No trains in the current budget and amenities get big boost
GN Bureau | February 26, 2015
Even while invoking the almighty ‘prabhu’ on bring his ministry back on rails; Suresh Prabhu unveiled a five-point programme on reforms and governance.
As he presented the railway budget for 2015 Prabhu announced the operating ratio target of 88.5 per cent for the next fiscal. “I asked, Hey Prabhu! How will all this happen,” the minister said during the beginning of his budget speech to the amusement of those in attendance.
Operating ratio is the amount of money spent to earn every Rs 100 and is a key indicator of railways financial health. The operating ratio target for the current financial year was 91.8 per cent.
Prabhu said his ministry will work on five key “drivers of action” – adopting a medium term perspective planning including a new White Paper; building partnerships with PSUs and funding agencies; Leveraging funding opportunities including Pension Funds; revamping management practices and systems; and setting standards for governance and transparency.
The rail ministry will spend over Rs 8.5 lakh crore over the next five years in a host of areas including capacity augmentation, modernization, passenger amenities and safety but will not hike passenger fares, Prabhu announced, highlighting the political sensitivity associated with tinkering with railway fares.
For a change the minister resisted the temptation to announce new trains or extension of services in his budget for 2015-16. He also did not increase passenger fares.
This is perhaps the first time in many years that the railways have not announced any new train in the budget. The minister however assured his colleagues in parliament that he will take requests from all MPs over the next few days and review them before announcing any new train.
Prabhu also announced a slew of passenger facilities including mobile application for complaints, water vending machines in major stations, CCTVs cameras in some long-distance trains and EMUs.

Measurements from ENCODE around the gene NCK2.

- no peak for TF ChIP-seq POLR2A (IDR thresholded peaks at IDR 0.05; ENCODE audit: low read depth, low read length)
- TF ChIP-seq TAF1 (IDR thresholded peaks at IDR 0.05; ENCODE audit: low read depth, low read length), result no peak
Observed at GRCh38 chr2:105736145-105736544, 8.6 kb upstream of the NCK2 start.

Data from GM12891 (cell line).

The railway minister also announced that surplus coaches from trains which are running on low capacity will be rationalised and added on lines which have high density.
Meanwhile, the daily passenger capacity of Indian railways is projected to increase from 21 million to 31 million in the next one-year, while freight capacity is expected to jump 50% from 1 billion tonnes to 1.5 billion tonnes.
Freight rates were, however, hiked in general barring high-speed diesel which was lowered by 1%. Rates were hiked by 0.8% for LPG, kerosene, 0.8% for iron & steel; 2.7% for cement, 10% for urea and 6.3% for coal.
The government has accorded in-principle approval for strategic disinvestment of three units of Steel Authority of India Limited (SAIL), a Maharatna PSU, namely Visveswaraya Iron and Steel Plant (VISP), Bhadravati, Salem Steel Plant (SSP), Tamil Nadu and Alloy Steel Plant (ASP), Durgapur.
Indian parties do not choose their politicians with a view to what the world might conclude, but there is no denying the signal Yogi Adityanath’s pick sends: with a huge mandate, the BJP has decided to lead with the face of religious nationalism—not the forward-looking, twe
Here is a proposition: Narendra Modi is the top thinker, the top intellectual of our times. Is that an exaggerated claim? Not altogether. Here’s why. After Brexit and after Trump, intellectuals, especially in the west, are busy guessing what exactly is going on in the world, what
Do you think campaigning by UP CM Yogi Adityanath in Delhi civic polls will boost BJP`s victory chances?
Almost a week ago, Finance Bill, 2017, was passed in the Lok Sabha as a money bill in the midst of a walk out by the opposition. In the 92-page document of the bill, centre has pushed 40 amendments to various acts including the IT Act. Eminent people like Fali Nariman, Girish Karnad, TM Krishna, Arun
Bharat Heavy Electricals Limited (BHEL), a Maharatna PSU, has successfully commissioned 250 MW unit based on eco-friendly circulating fluidized bed combustion (CFBC) technology, using low grade coal (lignite) as the primary fuel. The 250 MW lignite